Sky Village in Rødovre / MVRDV

Some time ago we featured a mid rise building by OMA in New York, a cantilevered volume that brings a new concept for tall buildings. A similar approach can be found at a recent competition for the Rødovre Skyscraper won by MVRDV in association with ADEPT: A 116m tall tower, based on a 60sqm module arranged around the central core of the building.

It´s interesting to see the structural approach for this new typology, as you can see on another render below: the inner core -actually 3 cores to access the different program segments- is made out of concrete, with the units wrapping it around on a steel structure.

Something interesting in times like this, is that the building allows for different configurations responding to unstable markets, flexibility achieved by re-designating these 60sqm units.

The lower levels will offer space for retail and restaurants, with a surrounding public plaza. Over that, the building starts to widen for office space, and then starts to lean to the north to generate terraced gardens to the south, an orientation that benefits the residential apartments on that portion of the building. At the top, the hotel will have a great view of the city.

Last week I was talking with Robert Lange from BIG, and he was telling me that the danish goverment is very strict when it comes to energy standards in buildings, which is reflected on some green facts of this building: it includes a greywater circuit, the use of 40% recycled concrete in the foundation and a variety of energy producing devices on the façade.

The building looks good at street level, something very important for the city.

Also, keep an eye on ADEPT. They have won some interesting competitions, I´m sure we will hear from them in the future.

Seen at Contemporist and Inhabitat.

Cite: Basulto, David. "Sky Village in Rødovre / MVRDV" 10 Nov 2008. ArchDaily. Accessed 21 Aug 2014. <http://www.archdaily.com/?p=8649>

19 comments

  1. Thumb up Thumb down +2

    I really appreciate MVRDV’s connection to the city in this and other projects, but… how are you going to grow a 12′ tree in a 1′ slab?

  2. Thumb up Thumb down 0

    i hope Comtitant is joking, i seriously think those diagrams don’t justify much, they could in some case, but so far the don’t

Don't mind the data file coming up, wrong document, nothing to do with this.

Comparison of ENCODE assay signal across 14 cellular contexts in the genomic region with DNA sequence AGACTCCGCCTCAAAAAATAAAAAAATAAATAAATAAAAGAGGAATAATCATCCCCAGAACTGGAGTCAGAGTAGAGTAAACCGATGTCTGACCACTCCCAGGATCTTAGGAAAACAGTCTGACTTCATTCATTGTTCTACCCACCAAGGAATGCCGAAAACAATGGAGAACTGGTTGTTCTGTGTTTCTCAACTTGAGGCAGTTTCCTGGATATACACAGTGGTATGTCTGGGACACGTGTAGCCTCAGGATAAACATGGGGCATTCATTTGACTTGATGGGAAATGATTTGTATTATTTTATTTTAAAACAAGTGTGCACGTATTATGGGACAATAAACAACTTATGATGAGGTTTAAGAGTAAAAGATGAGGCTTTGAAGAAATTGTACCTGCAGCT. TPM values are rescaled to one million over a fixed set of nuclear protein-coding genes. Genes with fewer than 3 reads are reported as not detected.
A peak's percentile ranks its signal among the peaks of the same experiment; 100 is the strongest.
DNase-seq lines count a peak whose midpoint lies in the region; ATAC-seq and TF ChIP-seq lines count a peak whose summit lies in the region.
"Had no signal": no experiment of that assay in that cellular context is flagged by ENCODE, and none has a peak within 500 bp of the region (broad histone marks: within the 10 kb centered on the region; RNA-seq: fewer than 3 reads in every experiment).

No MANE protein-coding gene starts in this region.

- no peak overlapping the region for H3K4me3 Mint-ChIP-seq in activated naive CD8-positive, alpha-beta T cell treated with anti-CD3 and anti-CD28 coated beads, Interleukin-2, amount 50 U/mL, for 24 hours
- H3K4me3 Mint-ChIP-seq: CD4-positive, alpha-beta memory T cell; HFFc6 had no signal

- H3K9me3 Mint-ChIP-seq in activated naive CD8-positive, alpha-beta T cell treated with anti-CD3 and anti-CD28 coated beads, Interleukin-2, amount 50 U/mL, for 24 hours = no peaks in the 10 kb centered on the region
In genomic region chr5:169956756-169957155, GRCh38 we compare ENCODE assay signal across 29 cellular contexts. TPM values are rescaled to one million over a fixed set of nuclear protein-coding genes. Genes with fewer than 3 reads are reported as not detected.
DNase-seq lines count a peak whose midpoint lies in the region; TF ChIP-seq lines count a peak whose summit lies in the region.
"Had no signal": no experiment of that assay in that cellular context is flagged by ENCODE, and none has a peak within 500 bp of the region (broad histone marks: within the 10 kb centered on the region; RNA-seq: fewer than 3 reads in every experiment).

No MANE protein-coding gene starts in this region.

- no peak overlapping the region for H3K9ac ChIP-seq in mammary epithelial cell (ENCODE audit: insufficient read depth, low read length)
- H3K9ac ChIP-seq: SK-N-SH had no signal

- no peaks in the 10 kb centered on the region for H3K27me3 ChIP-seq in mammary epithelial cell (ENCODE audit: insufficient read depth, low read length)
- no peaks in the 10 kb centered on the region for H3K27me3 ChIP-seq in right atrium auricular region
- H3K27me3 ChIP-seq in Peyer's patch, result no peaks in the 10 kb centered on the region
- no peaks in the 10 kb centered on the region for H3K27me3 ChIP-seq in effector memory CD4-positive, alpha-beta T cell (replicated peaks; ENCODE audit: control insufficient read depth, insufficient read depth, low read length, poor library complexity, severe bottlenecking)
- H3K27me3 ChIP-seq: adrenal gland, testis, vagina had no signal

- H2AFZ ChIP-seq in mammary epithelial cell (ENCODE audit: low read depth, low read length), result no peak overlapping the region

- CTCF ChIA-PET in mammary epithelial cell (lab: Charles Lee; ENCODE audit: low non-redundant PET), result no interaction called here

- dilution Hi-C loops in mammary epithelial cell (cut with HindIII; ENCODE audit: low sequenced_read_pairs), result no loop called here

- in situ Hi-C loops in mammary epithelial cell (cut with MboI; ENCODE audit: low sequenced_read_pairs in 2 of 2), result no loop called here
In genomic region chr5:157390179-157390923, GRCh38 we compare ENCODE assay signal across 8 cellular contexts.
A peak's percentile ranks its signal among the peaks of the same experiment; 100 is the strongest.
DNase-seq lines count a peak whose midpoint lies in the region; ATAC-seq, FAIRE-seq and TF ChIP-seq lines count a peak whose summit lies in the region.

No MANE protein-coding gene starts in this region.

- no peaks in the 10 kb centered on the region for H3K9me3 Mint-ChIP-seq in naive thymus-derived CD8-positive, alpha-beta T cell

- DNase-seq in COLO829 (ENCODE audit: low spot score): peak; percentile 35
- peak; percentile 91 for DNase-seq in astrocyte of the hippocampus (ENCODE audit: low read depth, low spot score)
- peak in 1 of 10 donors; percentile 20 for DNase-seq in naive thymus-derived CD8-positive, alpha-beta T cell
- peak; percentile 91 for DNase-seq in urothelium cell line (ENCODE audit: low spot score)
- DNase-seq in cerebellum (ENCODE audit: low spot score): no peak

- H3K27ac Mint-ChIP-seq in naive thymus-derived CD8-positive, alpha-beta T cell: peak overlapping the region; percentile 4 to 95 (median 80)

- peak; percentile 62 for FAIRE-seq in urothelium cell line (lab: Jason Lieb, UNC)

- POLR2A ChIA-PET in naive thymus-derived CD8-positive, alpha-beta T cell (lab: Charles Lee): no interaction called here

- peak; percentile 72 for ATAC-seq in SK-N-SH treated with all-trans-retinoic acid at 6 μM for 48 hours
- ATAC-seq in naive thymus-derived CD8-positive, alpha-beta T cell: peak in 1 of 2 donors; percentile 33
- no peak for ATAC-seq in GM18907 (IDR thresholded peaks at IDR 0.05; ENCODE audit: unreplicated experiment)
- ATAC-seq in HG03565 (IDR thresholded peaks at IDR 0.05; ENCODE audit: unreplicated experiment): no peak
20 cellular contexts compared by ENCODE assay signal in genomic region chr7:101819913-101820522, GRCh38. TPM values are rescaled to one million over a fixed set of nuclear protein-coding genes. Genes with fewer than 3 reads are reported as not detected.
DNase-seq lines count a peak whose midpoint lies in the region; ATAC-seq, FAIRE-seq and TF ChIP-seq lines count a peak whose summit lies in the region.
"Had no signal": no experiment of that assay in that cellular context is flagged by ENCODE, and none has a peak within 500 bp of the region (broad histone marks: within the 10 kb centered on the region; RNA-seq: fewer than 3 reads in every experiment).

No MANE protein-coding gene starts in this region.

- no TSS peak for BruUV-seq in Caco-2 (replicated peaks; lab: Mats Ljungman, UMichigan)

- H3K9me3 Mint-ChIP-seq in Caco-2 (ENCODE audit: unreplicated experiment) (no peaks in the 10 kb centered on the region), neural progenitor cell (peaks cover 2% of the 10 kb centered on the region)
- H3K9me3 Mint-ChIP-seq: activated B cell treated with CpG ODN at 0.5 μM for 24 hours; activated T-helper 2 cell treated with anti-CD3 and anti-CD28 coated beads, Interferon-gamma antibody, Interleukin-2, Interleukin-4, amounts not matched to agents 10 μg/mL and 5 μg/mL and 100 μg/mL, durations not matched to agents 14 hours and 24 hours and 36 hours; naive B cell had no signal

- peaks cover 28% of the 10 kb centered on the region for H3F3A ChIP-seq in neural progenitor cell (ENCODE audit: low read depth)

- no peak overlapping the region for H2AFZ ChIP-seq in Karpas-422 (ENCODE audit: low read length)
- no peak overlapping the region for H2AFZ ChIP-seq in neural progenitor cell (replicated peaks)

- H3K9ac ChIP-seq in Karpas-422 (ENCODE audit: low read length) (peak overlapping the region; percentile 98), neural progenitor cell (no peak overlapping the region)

anyway, i like the straight composition, it’s humble and poetic at the same time, simple and suggestive.
    but i wonder how do they deal with privacity issues. since it’s about dwellings vertically organized, it’s allways preferential to reach a high level of privacity, and i doubt about it in this kind of composition, cause these glass façades seem to face others in a close distance. i’ll check it myself with detailed plans anyway
    =D

  3. Thumb up Thumb down 0

    Wow. Many years ago I read an interview where MVRDV talked about their optimistic way of seeing our age. With this in mind I really understand the way they project.

  4. Thumb up Thumb down +1

    MVRDV did some great architecture in their beginnings, but i’m not sure about their attitute. what i see here is interesting as a conceptual idea, but the final project shown here is rather poor. just being able to arrage modular boxes around a core does in this case not make a great design with good proportions and also questionable in terms of living quality.

  5. Thumb up Thumb down +1

    I think this building makes sense just in its creator’s mind.. the diagrams show nothing but the random approach they chose, I don’t think they justify anything – there is no contextual diagrams – this building is all about itself – it’s trying to get all the people in it and make the surroundings empty and soul-less..

  6. Thumb up Thumb down 0

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  7. Thumb up Thumb down +1

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